Consolation prizes

Fence Sitter
A.R. Samson

Posted on May 06, 2013

IT’S NOT always necessary to be a winner to draw some consolation in an award not given. Being in a list as contender can be enough. Sometimes just being considered for a prize is a way one insists on being introduced -- she was a nominee for the Nobel Peace Prize for her work. Even if there is no such thing as a nomination process for that particular award.

In singing contests trimming down those who audition into a smaller and smaller number, there is some caché in being in a "short list," say the final 10 from a field that started with over a thousand. These ones go on a concert tour after the last show, maybe even get record contracts.

The short list is a confidence-booster to reward effort. Oscar nominees are promoted and speculated on before the actual awards ceremony itself where the eventual winners are announced. Losers believe that "they almost made it," even mentioning the number of times they were nominated in the past. These finalists after all can feel special too, accorded mention in the winner’s speech as part of a tough field of contenders.

Beauty pageants have mastered the art of handing out consolation prizes. Before coronation night, titles are handed out for talent, friendliness, and photogenic appeal. Sponsors jump into the show with minor prizes (Ms. Ajax Ear Wax Remover) allowing this winner to serve as product mascot and endorser for one year due to her spotless ear canal. On the big night itself, the short list of finalists is designated as a "court of honor." The second placer (or loser by three points) is called the first runner-up. Should the winner be abducted by aliens or is exposed on morality issues for appearing in a porn video with a doctor using a mechanical stethoscope, the first runner-up gamely wears the crown for the remaining week before the next batch of contestants.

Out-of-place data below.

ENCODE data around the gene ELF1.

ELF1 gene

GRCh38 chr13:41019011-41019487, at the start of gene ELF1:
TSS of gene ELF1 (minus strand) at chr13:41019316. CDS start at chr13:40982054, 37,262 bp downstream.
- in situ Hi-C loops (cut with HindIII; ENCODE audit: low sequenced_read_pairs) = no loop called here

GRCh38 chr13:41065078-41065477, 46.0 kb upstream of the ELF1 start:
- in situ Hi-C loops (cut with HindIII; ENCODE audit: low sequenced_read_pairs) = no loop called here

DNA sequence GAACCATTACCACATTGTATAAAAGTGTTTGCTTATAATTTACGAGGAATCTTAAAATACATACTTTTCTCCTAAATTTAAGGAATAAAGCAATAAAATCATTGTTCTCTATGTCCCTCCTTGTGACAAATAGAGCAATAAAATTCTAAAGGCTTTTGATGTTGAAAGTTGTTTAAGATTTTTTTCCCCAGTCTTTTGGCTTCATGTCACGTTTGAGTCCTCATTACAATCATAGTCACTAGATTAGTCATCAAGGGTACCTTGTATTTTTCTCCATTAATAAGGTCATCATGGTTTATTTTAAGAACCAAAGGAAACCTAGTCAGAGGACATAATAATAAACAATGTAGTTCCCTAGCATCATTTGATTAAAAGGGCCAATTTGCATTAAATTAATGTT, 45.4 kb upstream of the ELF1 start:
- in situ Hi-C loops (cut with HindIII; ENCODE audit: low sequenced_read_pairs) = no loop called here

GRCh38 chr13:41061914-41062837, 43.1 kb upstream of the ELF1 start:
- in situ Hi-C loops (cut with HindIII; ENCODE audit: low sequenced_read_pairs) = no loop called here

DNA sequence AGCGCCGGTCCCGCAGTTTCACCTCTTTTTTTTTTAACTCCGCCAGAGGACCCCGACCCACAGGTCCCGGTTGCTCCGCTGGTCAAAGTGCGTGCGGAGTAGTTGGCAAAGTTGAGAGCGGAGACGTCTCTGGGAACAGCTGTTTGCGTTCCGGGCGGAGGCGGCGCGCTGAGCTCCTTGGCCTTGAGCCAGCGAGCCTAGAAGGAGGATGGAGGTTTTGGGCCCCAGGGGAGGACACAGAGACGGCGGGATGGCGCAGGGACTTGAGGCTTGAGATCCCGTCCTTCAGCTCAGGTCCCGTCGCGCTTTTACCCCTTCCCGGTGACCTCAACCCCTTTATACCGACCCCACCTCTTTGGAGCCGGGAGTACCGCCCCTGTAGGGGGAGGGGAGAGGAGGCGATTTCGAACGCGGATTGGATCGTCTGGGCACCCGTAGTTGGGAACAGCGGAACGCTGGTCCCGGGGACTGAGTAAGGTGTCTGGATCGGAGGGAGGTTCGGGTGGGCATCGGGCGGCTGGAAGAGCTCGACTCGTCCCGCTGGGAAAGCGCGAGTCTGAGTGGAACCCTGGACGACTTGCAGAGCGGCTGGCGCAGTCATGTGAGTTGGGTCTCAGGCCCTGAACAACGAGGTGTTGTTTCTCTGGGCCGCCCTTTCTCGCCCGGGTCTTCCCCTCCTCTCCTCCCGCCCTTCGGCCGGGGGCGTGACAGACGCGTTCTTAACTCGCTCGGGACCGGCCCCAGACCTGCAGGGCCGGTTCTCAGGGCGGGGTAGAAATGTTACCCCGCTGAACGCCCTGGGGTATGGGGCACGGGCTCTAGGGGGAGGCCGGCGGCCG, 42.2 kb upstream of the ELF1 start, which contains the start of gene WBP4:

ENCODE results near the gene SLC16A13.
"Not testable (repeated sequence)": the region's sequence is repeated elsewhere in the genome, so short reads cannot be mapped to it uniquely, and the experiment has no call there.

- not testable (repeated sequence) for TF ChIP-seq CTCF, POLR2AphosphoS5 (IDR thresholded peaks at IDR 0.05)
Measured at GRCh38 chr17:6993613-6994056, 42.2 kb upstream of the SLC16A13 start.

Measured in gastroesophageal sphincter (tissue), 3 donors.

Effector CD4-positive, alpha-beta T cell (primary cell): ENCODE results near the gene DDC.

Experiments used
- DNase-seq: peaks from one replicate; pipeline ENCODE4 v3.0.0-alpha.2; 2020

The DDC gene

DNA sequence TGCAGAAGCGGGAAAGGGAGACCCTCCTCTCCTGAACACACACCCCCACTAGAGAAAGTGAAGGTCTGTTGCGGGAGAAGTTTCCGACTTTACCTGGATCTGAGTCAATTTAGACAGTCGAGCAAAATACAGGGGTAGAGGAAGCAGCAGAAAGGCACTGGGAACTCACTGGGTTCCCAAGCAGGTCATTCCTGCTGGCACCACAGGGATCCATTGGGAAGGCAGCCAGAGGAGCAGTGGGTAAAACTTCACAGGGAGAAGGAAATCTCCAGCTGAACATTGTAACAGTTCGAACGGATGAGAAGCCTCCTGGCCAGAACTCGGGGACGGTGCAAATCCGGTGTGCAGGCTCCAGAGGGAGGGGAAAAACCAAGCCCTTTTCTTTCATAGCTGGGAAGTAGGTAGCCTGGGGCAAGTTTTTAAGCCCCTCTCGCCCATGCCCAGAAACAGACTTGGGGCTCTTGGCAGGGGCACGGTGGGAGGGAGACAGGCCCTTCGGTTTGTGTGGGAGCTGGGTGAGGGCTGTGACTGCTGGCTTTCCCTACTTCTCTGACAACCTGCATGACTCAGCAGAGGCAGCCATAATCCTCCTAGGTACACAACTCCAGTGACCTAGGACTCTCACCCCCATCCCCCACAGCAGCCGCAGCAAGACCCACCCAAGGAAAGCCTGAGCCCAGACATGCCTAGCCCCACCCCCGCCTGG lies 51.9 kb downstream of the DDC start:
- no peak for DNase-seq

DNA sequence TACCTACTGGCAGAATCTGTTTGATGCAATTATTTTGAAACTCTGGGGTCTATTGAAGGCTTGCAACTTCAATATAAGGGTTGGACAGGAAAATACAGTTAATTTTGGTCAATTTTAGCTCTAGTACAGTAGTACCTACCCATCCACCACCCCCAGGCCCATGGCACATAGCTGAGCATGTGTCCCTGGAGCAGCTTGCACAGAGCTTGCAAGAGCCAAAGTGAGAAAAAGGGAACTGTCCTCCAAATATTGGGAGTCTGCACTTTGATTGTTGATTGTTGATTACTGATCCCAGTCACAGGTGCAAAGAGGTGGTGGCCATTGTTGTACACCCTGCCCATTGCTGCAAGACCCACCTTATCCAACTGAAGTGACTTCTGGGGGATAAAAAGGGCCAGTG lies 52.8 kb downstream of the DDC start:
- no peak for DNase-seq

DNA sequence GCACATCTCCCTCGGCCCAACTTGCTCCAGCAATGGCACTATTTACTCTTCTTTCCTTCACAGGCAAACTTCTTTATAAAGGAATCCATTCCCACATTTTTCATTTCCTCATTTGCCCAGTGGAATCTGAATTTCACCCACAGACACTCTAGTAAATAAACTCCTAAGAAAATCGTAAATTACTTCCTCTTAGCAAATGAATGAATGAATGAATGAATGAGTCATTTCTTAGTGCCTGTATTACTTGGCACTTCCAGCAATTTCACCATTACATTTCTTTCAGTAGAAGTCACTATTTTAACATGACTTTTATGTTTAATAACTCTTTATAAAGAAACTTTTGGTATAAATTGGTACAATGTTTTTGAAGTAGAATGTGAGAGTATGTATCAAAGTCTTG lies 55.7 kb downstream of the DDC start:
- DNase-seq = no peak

What are lifestyle sections, after all, but avenues for life’s runners-up hugging their consolation prizes? The photo gallery in major dailies gives quasi-socialites, also known as social climbers, license to drop names as well as aphorisms -- as John Henry used to tell me: when a cow has an udder, you know it’s a mother.

Still in life, just being in a short list of finalists can offer little consolation.

The student used to a soft grading system that looks out to nurture fragile egos (most courteous) eventually discovers the binary nature of winning and losing in the real world. When applying for a job after graduation, he either gets hired or receives a rejection email saying "we are overwhelmed by your enthusiasm and the will to win. We will keep your application on file for future reference. Please do not follow up or stalk me." This is always followed by a smiley face.

Political contests, like the one almost in the finish line now, will declare only a set number of winners for the available positions. There is little joy in being designated "Ms. Congeniality" after the votes are counted -- she was a good campaigner. Those already discarded as nuisances do not need to deal with a high-profile defeat. They have gotten their dose of humiliation early enough.

A list of candidates, even in the shortened one finally in the printed ballot as approved by the electoral regulators, doesn’t mean much except for the souvenir hoarder who will keep a sample ballot with his name on it as well as records of unwatched debates where he gave his two-minute responses to questions.

We all understand consolation prizes for what they are: a declaration that somebody else got the big prize one was aspiring for. As a Roman Senator of old puts it -- it is a consolation for the wretched to have companions in misery. This is the original and longer version of the succinct dispatcher of bruised egos: "misery loves company."

When we miss some longed-for accomplishment, we end up having to offer the consolation prizes to ourselves. Our coping mechanism allows us to get on with life after even a publicly humiliating defeat. We can move on and rationalize -- I was the one who turned it down. Anyway, every new day brings its own reward if we look hard enough, as we should. Life is still the biggest prize of all… considering the alternative.